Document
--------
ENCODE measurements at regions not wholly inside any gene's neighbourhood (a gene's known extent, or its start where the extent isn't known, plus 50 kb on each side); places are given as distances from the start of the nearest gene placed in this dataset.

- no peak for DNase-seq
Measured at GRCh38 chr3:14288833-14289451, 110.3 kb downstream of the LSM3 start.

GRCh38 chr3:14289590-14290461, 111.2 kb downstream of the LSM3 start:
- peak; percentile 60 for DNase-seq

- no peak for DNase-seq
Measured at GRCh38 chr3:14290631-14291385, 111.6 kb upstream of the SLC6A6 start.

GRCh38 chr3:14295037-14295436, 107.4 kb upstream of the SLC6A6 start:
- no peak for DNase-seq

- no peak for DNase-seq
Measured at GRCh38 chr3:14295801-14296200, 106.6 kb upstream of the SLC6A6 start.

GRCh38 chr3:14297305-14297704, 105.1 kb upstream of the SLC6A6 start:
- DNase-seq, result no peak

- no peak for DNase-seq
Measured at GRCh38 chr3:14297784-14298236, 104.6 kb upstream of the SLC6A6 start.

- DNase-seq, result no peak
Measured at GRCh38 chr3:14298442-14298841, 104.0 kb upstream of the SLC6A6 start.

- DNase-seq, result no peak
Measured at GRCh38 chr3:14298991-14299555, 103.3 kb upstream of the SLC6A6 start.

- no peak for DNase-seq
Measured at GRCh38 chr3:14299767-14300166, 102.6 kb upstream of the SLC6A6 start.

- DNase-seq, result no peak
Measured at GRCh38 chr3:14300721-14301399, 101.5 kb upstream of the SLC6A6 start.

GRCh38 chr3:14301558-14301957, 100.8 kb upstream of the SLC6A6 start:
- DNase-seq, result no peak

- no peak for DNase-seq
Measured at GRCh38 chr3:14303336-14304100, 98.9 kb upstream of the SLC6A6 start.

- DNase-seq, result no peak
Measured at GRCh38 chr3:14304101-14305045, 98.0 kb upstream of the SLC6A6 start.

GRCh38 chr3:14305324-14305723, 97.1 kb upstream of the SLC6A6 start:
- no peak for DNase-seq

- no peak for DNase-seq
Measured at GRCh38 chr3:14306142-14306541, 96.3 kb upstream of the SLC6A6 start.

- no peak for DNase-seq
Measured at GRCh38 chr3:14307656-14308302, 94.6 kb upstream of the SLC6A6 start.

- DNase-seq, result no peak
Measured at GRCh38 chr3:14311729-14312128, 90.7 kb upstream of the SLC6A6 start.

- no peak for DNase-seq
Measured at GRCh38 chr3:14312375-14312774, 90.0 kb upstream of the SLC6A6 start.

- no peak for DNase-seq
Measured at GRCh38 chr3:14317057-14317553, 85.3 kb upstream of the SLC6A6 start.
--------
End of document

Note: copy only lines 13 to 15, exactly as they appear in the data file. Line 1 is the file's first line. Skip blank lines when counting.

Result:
- DNase-seq, result no peak

- no peak for DNase-seq
Measured at GRCh38 chr3:14297784-14298236, 104.6 kb upstream of the SLC6A6 start.